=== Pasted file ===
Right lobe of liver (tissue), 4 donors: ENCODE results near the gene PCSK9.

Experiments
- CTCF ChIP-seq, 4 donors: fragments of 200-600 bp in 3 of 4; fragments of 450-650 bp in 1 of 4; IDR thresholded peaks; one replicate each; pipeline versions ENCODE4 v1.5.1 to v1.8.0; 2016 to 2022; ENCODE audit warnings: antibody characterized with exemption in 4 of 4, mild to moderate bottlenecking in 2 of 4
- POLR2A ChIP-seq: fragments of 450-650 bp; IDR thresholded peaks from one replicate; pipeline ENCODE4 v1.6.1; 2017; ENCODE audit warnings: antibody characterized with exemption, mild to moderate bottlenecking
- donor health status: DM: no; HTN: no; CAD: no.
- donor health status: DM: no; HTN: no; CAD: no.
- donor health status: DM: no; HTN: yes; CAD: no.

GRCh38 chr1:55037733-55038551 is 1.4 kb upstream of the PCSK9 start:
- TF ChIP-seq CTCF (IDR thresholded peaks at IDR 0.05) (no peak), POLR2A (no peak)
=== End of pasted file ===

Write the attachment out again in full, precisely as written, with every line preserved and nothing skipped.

Right lobe of liver (tissue), 4 donors: ENCODE results near the gene PCSK9.

Experiments
- CTCF ChIP-seq, 4 donors: fragments of 200-600 bp in 3 of 4; fragments of 450-650 bp in 1 of 4; IDR thresholded peaks; one replicate each; pipeline versions ENCODE4 v1.5.1 to v1.8.0; 2016 to 2022; ENCODE audit warnings: antibody characterized with exemption in 4 of 4, mild to moderate bottlenecking in 2 of 4
- POLR2A ChIP-seq: fragments of 450-650 bp; IDR thresholded peaks from one replicate; pipeline ENCODE4 v1.6.1; 2017; ENCODE audit warnings: antibody characterized with exemption, mild to moderate bottlenecking
- donor health status: DM: no; HTN: no; CAD: no.
- donor health status: DM: no; HTN: no; CAD: no.
- donor health status: DM: no; HTN: yes; CAD: no.

GRCh38 chr1:55037733-55038551 is 1.4 kb upstream of the PCSK9 start:
- TF ChIP-seq CTCF (IDR thresholded peaks at IDR 0.05) (no peak), POLR2A (no peak)